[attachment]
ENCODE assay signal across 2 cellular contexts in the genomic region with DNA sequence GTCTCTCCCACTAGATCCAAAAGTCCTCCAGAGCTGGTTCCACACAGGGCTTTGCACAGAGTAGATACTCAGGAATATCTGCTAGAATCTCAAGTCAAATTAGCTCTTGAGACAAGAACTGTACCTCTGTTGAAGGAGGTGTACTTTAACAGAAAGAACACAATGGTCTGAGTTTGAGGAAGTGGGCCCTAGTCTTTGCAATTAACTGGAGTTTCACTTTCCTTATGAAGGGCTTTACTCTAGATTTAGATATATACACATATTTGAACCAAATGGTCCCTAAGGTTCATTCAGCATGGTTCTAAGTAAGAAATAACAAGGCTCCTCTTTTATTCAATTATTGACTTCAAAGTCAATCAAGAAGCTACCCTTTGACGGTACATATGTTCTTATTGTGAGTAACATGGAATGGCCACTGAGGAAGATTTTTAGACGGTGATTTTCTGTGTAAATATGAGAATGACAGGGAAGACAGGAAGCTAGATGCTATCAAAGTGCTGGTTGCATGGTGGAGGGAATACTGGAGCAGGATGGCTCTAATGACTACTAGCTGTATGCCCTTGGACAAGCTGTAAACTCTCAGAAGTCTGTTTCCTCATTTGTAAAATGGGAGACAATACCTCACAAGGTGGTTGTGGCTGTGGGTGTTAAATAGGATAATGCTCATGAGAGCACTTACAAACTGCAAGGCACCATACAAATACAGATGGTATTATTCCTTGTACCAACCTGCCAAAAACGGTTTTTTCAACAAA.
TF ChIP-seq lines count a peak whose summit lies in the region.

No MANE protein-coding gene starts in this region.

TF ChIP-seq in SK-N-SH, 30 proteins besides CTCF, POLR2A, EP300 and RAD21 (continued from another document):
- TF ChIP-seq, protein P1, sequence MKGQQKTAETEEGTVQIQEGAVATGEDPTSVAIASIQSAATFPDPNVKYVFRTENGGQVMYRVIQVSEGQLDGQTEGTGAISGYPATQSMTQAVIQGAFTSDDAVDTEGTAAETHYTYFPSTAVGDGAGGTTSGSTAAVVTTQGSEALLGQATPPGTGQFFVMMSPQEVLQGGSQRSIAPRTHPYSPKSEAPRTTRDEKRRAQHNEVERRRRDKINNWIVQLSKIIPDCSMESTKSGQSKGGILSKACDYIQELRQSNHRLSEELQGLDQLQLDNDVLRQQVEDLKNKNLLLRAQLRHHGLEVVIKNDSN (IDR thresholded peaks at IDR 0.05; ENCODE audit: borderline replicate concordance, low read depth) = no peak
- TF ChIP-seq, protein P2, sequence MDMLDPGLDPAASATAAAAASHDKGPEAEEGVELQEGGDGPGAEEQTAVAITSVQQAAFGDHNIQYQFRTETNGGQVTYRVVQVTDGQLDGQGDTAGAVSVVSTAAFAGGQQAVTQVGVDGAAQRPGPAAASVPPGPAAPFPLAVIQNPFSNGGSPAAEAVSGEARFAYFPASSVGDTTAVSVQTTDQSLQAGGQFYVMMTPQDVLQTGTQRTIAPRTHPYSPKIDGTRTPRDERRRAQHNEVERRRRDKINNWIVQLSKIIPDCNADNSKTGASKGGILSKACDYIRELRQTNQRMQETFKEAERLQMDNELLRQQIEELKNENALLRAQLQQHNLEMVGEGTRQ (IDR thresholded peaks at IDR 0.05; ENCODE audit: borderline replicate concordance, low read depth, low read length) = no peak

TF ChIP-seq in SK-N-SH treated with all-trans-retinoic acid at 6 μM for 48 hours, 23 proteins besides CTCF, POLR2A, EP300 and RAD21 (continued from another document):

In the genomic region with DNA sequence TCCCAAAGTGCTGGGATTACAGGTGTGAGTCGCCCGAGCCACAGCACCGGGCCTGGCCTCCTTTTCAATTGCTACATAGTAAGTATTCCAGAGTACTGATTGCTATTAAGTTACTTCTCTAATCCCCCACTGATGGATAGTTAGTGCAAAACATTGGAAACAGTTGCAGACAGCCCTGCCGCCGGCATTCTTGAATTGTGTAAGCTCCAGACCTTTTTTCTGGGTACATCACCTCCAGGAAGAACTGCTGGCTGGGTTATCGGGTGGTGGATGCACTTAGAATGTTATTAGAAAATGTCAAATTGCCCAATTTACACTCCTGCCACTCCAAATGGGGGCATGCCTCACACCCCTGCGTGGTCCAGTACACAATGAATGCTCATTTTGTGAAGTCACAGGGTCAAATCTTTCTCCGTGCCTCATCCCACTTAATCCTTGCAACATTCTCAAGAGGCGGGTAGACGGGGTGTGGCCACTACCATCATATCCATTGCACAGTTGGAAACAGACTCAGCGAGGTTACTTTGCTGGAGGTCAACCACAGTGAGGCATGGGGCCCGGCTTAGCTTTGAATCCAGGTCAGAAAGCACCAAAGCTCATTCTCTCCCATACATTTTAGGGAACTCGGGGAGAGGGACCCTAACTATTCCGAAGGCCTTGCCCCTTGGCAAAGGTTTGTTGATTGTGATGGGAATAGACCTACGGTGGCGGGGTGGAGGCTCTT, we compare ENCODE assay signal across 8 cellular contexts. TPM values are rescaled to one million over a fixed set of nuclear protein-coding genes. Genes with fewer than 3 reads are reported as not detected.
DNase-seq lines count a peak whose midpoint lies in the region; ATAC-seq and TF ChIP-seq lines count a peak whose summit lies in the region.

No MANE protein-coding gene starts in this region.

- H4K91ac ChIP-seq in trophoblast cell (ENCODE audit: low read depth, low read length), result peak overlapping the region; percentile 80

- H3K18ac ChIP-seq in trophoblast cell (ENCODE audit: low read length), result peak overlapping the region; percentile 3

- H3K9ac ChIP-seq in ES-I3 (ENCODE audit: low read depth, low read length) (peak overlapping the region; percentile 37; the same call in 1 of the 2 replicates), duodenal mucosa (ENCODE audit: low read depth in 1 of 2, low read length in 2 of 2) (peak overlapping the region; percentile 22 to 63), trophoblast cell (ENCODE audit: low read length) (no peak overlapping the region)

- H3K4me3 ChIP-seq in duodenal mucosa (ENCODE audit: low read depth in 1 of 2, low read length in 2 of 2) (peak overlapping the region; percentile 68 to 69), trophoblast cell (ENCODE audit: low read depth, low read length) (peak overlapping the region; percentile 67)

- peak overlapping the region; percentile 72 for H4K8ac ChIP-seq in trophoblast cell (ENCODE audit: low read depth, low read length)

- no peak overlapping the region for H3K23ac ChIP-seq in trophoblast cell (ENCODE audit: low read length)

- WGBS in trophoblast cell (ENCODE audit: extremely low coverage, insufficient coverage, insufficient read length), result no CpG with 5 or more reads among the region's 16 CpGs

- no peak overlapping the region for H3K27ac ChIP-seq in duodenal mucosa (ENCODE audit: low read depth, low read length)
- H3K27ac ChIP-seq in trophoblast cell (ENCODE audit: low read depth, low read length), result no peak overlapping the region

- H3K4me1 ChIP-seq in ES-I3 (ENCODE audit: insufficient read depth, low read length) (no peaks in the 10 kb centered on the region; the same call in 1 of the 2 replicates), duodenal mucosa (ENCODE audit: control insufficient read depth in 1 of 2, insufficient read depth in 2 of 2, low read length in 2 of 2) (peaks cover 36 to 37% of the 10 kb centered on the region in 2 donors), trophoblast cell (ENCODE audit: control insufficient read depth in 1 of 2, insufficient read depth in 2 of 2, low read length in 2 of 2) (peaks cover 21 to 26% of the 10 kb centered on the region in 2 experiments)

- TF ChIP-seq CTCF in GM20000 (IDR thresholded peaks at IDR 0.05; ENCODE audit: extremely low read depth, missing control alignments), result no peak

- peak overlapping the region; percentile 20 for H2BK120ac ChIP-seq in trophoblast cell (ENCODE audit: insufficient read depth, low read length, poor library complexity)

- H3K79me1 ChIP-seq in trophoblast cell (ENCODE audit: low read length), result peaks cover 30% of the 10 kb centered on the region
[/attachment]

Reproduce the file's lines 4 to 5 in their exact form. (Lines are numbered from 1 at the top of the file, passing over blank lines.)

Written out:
TF ChIP-seq in SK-N-SH, 30 proteins besides CTCF, POLR2A, EP300 and RAD21 (continued from another document):
- TF ChIP-seq, protein P1, sequence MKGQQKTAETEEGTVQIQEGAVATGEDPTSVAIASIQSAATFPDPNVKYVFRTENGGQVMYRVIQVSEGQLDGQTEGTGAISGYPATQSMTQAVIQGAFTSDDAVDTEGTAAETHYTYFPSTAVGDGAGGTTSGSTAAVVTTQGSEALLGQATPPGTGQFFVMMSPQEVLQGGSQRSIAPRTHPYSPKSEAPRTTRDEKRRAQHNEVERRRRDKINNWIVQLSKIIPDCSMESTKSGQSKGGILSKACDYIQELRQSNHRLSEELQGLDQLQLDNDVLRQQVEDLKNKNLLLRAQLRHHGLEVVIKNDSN (IDR thresholded peaks at IDR 0.05; ENCODE audit: borderline replicate concordance, low read depth) = no peak